‘Don’t let another sister suffer’: Alleged gang rape in Pakistan’s ‘Central Park’ sparks protests | CNN


Islamabad, Pakistan

The alleged gang rape of a woman in a park in Pakistan has enraged women’s rights activists who are protesting against what they see as “increasing sexual barbarism” in the country.

The woman, 24, was with a male colleague in the capital Islamabad’s Fatima Jinnah park – known locally as F9 park and the largest in the city – last Thursday when they were allegedly attacked by two armed men, according to a statement she filed with the police, seen by CNN.

The woman alleged the men forced the pair toward a “jungle area” of the park where they ripped off her clothes and raped her.

She said the men told her she should not have been in the park at night and asked about her connection to her colleague.

“When I responded, I was slapped. My hair was pulled and I was thrown on the floor,” the woman said in her police statement.

The incident has sparked outrage in the country of 220 million, which is highly patriarchal and where violent attacks against women and girls frequently make headlines.

Scores of protesters have tied their dupattas – scarves worn by South Asian women – to the railings of the park, alongside messages imploring change.

“Please don’t let another sister suffer,” one note read. “Save the women and kids of Pakistan,” read another.

The rights group, Aurat Azadi March (Women’s Freedom March), said in a statement, “There is an increasing sexual barbarism in Pakistan, and criminal silence on it by the state and society is unacceptable.”

“We are enraged. We are in pain. And we will not let this be forgotten.”

A spokesperson for Islamabad police told CNN no arrests had been made in the case so far.

Fatima Jinnah park is a sprawling oasis spread across the center of Islamabad in an affluent part of the city, and has a high security presence. It is often likened to New York’s Central Park as families often gather for festivals and children play at the park throughout the day.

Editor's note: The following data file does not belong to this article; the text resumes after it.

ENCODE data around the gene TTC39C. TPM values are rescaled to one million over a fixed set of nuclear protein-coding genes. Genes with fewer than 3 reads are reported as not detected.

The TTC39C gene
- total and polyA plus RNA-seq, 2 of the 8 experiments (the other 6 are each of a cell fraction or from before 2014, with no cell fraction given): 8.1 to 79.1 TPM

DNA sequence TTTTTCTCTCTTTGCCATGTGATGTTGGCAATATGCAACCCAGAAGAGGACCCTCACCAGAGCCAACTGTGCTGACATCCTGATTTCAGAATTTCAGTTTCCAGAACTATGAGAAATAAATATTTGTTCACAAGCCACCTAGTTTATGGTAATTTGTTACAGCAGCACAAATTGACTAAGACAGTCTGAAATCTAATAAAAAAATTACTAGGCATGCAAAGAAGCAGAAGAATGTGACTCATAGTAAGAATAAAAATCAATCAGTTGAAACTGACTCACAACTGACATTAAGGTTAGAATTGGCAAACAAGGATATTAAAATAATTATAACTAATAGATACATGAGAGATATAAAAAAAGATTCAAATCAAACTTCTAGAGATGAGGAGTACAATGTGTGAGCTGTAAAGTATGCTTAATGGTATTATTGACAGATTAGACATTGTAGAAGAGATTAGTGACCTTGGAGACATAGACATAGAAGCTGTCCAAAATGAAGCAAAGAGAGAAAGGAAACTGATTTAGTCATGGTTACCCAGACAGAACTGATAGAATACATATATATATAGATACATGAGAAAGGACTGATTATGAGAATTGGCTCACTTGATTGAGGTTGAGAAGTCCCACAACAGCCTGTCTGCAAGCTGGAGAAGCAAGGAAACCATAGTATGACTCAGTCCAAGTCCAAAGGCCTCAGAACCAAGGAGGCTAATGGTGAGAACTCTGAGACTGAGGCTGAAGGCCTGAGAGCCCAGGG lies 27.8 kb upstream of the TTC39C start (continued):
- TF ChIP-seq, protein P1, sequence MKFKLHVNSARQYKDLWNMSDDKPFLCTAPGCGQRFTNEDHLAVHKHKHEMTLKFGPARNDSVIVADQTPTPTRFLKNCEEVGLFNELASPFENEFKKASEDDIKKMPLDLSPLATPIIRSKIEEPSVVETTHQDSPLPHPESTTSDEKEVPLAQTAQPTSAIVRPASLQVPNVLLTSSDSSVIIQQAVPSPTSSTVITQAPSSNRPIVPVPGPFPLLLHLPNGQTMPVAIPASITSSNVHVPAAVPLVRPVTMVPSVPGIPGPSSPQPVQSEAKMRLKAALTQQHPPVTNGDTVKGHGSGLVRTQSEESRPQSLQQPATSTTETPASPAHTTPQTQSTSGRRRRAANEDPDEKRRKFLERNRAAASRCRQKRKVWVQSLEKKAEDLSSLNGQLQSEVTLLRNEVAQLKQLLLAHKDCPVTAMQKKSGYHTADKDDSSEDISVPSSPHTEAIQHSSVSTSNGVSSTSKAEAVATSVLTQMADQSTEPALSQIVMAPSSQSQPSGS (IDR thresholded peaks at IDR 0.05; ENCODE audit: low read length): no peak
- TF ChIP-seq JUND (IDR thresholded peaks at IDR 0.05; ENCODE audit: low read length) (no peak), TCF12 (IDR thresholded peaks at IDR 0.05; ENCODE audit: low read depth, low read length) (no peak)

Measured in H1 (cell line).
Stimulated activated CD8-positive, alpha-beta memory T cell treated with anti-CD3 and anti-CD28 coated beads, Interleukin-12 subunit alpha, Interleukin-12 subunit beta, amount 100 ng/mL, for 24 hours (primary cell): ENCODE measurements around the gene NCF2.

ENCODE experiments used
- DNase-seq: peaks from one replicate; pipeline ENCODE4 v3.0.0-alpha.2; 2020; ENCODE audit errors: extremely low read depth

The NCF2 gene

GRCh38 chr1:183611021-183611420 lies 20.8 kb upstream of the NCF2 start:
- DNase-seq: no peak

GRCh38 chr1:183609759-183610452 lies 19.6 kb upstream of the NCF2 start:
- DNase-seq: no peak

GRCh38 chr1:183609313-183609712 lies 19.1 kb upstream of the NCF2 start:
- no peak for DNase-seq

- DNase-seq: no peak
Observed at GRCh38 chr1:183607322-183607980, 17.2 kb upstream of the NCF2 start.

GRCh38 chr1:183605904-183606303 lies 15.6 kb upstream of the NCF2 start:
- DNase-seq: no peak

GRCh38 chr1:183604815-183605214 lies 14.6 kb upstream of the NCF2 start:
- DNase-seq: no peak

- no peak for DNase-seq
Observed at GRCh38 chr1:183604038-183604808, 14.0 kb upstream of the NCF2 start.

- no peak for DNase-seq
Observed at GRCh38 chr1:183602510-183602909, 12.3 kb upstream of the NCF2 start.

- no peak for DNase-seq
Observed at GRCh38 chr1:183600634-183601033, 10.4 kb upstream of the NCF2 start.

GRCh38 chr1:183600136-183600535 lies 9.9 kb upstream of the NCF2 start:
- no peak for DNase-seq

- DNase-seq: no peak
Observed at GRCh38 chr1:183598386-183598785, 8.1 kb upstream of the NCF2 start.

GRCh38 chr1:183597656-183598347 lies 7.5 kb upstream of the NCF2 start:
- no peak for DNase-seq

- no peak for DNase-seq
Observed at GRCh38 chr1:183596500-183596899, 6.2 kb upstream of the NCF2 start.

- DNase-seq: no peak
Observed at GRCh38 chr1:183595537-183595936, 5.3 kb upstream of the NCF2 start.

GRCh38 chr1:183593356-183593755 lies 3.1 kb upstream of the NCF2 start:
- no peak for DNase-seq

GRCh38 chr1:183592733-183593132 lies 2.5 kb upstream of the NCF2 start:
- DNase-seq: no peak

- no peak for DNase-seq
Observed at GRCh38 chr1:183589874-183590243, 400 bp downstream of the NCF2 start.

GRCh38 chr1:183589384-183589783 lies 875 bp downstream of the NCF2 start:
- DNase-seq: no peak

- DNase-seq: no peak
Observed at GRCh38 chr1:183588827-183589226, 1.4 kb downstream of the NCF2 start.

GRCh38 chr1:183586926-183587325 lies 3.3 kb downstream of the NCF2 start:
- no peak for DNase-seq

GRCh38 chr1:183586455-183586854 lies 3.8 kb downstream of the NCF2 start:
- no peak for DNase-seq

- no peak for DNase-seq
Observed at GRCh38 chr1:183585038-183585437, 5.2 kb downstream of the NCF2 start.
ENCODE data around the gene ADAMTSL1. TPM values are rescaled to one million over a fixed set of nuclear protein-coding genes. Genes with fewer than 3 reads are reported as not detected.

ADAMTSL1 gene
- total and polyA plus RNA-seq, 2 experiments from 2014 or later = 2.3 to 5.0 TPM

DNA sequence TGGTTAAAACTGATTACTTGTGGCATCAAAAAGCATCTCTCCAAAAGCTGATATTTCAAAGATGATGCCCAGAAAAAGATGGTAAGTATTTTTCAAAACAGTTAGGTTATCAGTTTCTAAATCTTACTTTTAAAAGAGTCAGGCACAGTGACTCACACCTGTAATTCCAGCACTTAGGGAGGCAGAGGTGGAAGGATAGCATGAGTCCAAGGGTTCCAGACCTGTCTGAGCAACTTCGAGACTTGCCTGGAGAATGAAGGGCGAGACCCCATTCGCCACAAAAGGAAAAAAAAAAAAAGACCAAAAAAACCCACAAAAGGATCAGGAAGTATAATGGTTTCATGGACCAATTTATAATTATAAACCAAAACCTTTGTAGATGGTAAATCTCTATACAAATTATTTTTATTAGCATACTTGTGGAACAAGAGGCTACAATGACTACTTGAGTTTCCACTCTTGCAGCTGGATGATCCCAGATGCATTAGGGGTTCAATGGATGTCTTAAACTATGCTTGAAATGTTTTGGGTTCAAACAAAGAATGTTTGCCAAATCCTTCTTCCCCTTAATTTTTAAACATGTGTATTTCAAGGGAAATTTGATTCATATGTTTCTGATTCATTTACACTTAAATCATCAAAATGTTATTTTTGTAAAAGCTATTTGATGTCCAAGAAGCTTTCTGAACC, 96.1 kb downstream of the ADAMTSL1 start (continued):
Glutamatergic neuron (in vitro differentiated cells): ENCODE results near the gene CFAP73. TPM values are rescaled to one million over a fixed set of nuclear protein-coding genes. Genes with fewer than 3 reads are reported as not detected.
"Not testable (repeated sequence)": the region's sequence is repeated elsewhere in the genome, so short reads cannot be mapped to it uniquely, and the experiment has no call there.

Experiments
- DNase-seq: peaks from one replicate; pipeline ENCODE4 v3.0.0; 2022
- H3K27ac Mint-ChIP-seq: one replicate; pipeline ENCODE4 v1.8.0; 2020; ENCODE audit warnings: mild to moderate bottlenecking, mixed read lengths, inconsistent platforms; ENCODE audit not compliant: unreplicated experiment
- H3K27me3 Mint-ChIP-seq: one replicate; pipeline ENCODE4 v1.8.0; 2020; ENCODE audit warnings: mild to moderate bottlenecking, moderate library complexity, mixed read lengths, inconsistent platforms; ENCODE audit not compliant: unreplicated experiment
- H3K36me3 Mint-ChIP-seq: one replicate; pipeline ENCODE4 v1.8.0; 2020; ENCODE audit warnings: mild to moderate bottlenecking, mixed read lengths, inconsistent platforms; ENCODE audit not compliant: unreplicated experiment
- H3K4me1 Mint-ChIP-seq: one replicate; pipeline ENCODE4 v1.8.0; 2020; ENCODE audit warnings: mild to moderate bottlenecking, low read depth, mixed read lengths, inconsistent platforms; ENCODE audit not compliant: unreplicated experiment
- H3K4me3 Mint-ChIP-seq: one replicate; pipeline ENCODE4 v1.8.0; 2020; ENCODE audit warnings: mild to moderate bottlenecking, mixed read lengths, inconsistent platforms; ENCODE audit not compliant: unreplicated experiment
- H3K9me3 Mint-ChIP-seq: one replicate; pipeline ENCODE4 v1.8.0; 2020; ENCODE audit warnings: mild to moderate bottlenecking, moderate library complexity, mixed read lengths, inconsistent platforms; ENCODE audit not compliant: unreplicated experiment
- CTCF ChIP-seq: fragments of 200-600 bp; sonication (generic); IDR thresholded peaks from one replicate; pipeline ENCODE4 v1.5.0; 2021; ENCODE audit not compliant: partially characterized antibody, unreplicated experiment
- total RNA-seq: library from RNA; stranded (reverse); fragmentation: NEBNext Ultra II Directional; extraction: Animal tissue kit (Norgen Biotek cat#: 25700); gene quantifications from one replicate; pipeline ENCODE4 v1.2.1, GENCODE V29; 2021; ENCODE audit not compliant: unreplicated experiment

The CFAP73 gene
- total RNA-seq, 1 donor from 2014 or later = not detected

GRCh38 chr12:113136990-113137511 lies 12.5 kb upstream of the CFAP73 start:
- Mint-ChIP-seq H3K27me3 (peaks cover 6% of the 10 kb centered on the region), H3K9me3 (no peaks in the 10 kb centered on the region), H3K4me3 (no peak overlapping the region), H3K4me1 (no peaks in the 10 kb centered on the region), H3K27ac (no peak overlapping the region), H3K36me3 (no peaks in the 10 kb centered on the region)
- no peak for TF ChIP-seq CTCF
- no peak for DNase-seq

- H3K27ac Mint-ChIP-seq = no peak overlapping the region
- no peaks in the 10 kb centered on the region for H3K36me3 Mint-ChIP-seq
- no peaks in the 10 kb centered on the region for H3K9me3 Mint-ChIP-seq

The government on Sunday ordered domestic television channels not to report on the alleged assault, citing the need to protect the woman’s identity.

In a statement, Pakistan’s Electronic Media Regulatory Authority said any broadcast of news reports was “prohibited with immediate effect.”

More than 5,200 women reported being raped in the country in 2021, according to Pakistan’s Human Rights Commission, but experts believe the actual number is much higher as many women are afraid to come forward due to social stigma and victim blaming.

Fewer than 3% of sexual assault or rape cases result in a conviction in Pakistan, Reuters reported in December 2020, citing Karachi-based non-profit War Against Rape.

In December 2020, Pakistan toughened its rape laws to create special courts to try cases within four months and provide medical examinations to women within six hours of a complaint being made. But activists say Pakistan continues to fail its women and does not have a nationwide law criminalizing domestic violence, leaving many vulnerable to assault.

In 2021, the beheading of Noor Mukadam, a Pakistani ambassador’s daughter, sent shockwaves through the country with protesters calling on the government to do more to protect women.

Her killer, Zahir Jaffer, the 30-year-old son of an influential family and a dual Pakistan-US national who knew Mukadam, was sentenced to death by an Islamabad judge last February.


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